Boffins on alert: Brace yourselves for huge gravitational wave coming within a decade

When supermassive black holes collide, we'll feel it

The most violent gravitational waves in the universe from supermassive black hole prangs will be detected to within ten years, according to research published on Monday.

Gravitational waves were predicted by Albert Einstein and finally discovered in 2015, a century after his theory of general relativity was formalized. Ripples through spacetime are generated when black holes collide. As they combine, a proportion of their mass is converted to energy and radiates away as a gravitational wave.

So far, the waves detected by the Laser Interferometer Gravitational Observatory (LIGO) and Virgo have been from the mergers of black holes less than a hundred solar masses. That’s tiny compared to the gargantuan monsters lurking in the center of galaxies that can be millions or even billions of solar masses.

The gravitational waves between these colliding supermassive black holes will be observable within a decade, according to a paper published in Nature today.

black hole

Gravitational waves permanently change spacetime, say astroboffins


Chiara Mingarelli, lead author of the study and a research fellow at the Center for Computational Astrophysics at the Flatiron Institute in New York City, said the signals “from these supermassive black hole binary mergers are the most powerful in the universe. They absolutely dwarf the black hole mergers detected by LIGO."

Although they are the most powerful source of gravitational waves, current observatories will never be able to sniff them out because they are not sensitive to the same wavelengths of the wave.

To hunt for these large ripples, astronomers will have to focus their attention to pulsar stars instead. These objects are fast spinning neutron stars that flash beams of radio waves, leftover material from dead stars.

If a gravitational wave emitted from a supermassive black hole merger event passed by a pulsar, the rhythm of its flickering light will be affected. The space between Earth and the pulsar will be stretched and compressed as the wave passes through, allowing scientists monitoring the pulsar signals to detect the signals.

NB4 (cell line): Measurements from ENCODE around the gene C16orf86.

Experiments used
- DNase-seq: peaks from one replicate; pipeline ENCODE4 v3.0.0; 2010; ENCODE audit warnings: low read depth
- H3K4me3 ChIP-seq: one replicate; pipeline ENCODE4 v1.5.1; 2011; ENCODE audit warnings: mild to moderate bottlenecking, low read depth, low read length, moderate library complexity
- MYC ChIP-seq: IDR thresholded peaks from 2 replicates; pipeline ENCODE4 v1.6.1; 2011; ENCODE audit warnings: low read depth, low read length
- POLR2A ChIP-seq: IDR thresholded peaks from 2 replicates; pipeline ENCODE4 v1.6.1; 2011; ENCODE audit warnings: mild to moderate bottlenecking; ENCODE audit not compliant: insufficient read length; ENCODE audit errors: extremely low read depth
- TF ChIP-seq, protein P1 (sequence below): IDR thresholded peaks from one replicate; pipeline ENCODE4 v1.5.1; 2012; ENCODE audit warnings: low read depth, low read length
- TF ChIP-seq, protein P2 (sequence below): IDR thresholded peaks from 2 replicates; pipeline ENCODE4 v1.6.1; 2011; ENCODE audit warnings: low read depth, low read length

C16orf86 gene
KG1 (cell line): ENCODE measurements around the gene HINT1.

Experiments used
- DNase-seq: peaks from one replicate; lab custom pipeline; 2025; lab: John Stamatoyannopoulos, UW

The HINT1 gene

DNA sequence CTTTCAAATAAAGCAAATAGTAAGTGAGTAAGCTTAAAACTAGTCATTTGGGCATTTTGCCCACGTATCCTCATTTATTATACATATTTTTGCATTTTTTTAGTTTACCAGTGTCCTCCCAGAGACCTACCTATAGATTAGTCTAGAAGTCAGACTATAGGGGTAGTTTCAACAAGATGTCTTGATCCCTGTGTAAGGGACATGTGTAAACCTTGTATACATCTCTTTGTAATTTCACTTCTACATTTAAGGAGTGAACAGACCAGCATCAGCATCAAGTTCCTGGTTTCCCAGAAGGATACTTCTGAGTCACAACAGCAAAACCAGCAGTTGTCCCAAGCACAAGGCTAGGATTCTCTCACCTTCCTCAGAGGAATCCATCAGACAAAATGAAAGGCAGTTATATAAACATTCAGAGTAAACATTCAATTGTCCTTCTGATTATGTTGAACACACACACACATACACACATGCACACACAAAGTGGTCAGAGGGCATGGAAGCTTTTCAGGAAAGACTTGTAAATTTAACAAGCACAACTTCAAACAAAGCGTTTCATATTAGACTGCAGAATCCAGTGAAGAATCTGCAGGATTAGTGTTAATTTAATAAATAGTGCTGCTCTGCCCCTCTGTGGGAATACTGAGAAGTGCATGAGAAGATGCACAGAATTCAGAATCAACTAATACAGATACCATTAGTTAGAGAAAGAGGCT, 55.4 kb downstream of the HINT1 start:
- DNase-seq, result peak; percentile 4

There are already three projects currently measuring the time of the radio waves from pulsars: the Parkes Pulsar Timing Array in Australia, North American Nanohertz Observatory for Gravitational Waves and the European Pulsar Timing Array. Together, the trio forms the International Pulsar Timing Array.

The researchers gathered data to count the number of nearby galaxies that may host pairs of supermassive black holes, and combined it with a map of nearby pulsars to calculate the probability that a powerful gravitational wave signal would be detected.

"If you take into account the positions of the pulsars in the sky, you basically have a 100 percent chance of detecting something in 10 years," Mingarelli said. "The bottom line is that you're guaranteed to select at least one local supermassive black hole binary."

Not so fast, what about the final parsec problem?

A surprising result was that the most energetic gravitational waves could be the most difficult to detect.

Despite larger galaxies housing bigger supermassive black holes, the large masses mean that the collisions are faster and more violent. It reduces the window of time that the gravitational waves can be detected. A merger event in a giant galaxy like M87, for example, would emit detectable signals for about four million years. But a smaller galaxy like the Sombrero Galaxy has a longer window of 160 million years.

Sombrero galaxy

The Sombrero galaxy measuring about 15 kiloparsecs or about 50,000 light years across. Image credit: NASA/Hubble Heritage Team